Before they are Hanged is the second volume of The First Law Trilogy by Joe Abercrombie. The First Law Trilogy along with a handful of other volumes are considered "must reads" by anyone who claims to be a grimdark fan. Whether or not this is the case is a matter of opinion but they are gritty, visceral, down-to-Earth fantasy with a lot of moral ambiguity as well as lack of pretension.
They are the warm beer of fantasy and not the horribly watered down stuff we Americans produce, Samuel Adams exempted, but the good European stuff. The First Law Trilogy is a earthy lager with a rich working man's taste and...okay, I've wandered off topic.
I also want a beer.
In the previous volume of the series, archwizard Bayaz collected a ragtag collection of misfits to retrieve magical Maguffin which seemed deliberately designed to deconstruct as many of these fantasy road-trips as possible. This book picks up their journey where the previous one left off and allows us to reach a startling conclusion. It's a conclusion I only once before encountered in these kinds of stories, Young Indiana Jones and the Treasure of the Peacock's Eye, which felt out of place there but worked here.
I've claimed elsewhere The First Law Trilogy works well as the "spiritual antithesis" of The Lord of the Rings and that's never more apparent in the Bayaz portion of the plot. It's the equivalent of Gandalf leading Conan, Red Sonja, the most obnoxious shining knight in the world, a complete idiot for a navigator, and his apprentice on a quest for the One Ring to use against an Arabic Sauron.
While this is happening, Colonel West is leading an invasion of the North which is criminally under-supplied as well as poorly trained. Very few fantasy novels show invading armies crippled by disease, desertion, starvation, and poor training but these were daily parts of life in Medieval warfare.
Likewise, Inquisitor Glotka, my favorite character, is given the unenviable task of attempting to hold a poorly-defended city-state against the infinite hordes of the Gurka army. We also have Dogman and his gang which is a group of Northmen hard to describe but basically would make a wonderful television series to follow. They don't do much but damn if they're not always entertaining while they're doing it.
Much of the book's appeal is, essentially, how ruthlessly unsentimental the storytelling is about the fantasy genre. While never approaching parody, just about everyone has it made clear how awful war is and how utterly pointless the concept of causes in most of them are. Glokta is holding a city he can't hold but which he's doing so solely because it's a point of pride to the Union to hold it, no matter how many people are killed.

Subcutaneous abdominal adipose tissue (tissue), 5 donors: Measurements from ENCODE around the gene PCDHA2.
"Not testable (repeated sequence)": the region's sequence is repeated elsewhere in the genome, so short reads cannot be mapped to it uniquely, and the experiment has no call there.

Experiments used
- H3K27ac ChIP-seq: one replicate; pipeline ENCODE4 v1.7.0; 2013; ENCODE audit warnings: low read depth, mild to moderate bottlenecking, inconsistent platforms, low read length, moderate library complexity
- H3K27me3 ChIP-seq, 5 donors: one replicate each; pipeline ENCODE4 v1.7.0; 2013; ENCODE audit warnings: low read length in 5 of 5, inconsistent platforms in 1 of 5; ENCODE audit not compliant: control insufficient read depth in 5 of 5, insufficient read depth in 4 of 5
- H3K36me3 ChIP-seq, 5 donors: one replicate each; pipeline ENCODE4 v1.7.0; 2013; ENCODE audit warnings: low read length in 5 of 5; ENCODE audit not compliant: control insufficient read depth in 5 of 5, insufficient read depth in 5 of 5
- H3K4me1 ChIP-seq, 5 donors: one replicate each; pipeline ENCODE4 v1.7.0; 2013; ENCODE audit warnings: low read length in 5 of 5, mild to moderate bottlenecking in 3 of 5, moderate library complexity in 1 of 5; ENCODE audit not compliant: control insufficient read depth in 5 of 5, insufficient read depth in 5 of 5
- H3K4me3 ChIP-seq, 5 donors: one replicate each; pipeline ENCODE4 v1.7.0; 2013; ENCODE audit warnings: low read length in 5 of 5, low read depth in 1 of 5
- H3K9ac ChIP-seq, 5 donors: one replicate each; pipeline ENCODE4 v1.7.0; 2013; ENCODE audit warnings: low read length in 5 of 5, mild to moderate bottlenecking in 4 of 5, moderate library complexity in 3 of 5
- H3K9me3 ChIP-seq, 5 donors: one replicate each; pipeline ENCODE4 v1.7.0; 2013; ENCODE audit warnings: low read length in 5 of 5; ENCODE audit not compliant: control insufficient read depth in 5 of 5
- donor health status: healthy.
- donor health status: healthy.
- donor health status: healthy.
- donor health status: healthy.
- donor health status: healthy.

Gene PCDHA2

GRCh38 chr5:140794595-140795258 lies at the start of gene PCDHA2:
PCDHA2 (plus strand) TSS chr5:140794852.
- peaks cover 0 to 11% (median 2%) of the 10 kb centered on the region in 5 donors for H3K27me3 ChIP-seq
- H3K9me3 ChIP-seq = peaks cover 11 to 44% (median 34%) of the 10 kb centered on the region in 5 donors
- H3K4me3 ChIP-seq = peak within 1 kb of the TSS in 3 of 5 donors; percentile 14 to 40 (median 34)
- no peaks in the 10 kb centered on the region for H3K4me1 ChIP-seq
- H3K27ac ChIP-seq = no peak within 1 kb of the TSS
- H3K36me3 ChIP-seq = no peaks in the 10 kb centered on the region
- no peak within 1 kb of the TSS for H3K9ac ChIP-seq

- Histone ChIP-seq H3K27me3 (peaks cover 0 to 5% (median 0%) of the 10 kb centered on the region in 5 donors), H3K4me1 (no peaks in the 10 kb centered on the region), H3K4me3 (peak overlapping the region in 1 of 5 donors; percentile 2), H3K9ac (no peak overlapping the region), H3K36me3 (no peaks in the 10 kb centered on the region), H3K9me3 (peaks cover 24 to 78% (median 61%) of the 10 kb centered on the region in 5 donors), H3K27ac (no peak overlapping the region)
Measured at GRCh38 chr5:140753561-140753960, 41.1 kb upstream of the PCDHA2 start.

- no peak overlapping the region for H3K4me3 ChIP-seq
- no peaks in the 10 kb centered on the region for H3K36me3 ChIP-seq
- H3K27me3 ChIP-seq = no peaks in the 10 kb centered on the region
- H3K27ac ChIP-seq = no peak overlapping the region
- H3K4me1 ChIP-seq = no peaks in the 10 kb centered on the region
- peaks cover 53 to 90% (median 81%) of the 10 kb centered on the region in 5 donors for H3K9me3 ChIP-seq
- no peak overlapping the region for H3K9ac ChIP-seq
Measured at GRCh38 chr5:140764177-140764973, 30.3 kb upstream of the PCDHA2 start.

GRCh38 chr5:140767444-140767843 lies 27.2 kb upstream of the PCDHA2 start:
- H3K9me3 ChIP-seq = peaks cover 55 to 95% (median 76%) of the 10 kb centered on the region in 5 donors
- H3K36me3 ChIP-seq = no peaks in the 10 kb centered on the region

Logen Ninefingers tries to explain how he regrets the path which lead him to become a famous warrior but might as well be speaking Greek to young Luthar. Ferro, who has known nothing but violence, wants to make a human connection with Logen but finds neither of them is capable of doing so easily.
I enjoyed the world-building for The First Law world a great deal. We get the backstory of the wizards, ancient empires, as well as some personal insight into the characters not detailed in the first book. Part of what I like about the book is Joe Abercrombie leave hints the stories we hear from Bayaz and other characters aren't the whole truth. Another thing which makes this series so memorable is there's very few objectively true perspectives.
The Gurkish Empire is portrayed as a horrific threat led by a False Prophet and his cannibal wizards but this view of them is as ignorant as the view they are no worse than any other ruler. Peace-makers and warmongers are equally ignorant with distrustworthy characters manipulating events from behind the scenes. Ignorant and stupid leadership is also more dangerous than outright evil.
You know, just like in real-life.
The moral ambiguity of the series is one of its best features with heroes, anti-heroes, villains, and everything in-between existing. The heroes can't automatically make the world a better place, though, and the villains may be better for society in the long run. Hell, the heroes may actually be working at cross purposes (what a novel concept). Astute readers will appreciate the opportunity to judge for themselves about the characters' actions.
For example, Inquisitor Glokta is a torturer and supporter of a corrupt regime who doesn't even believe in his superiors but does horrible deeds in their name. Despite this, I find him one of the most fascinating antiheroes in grimdark. After all, if every way is dark, why not walk boldly in the path which appeals to you most?
Don't answer that.
In conclusion, Before they are Hanged is an excellent book. It's mostly set up for the conclusion in the next volume but resolves several outstanding plots. I suggest everyone who has an interest in dark, gritty, and morally ambiguous fantasy fiction would find the First Law Trilogy a good read. It's a story not afraid to have the heroes set out to do something epic, sacrifice everything to get it accomplished, and still fail due to circumstances beyond their control.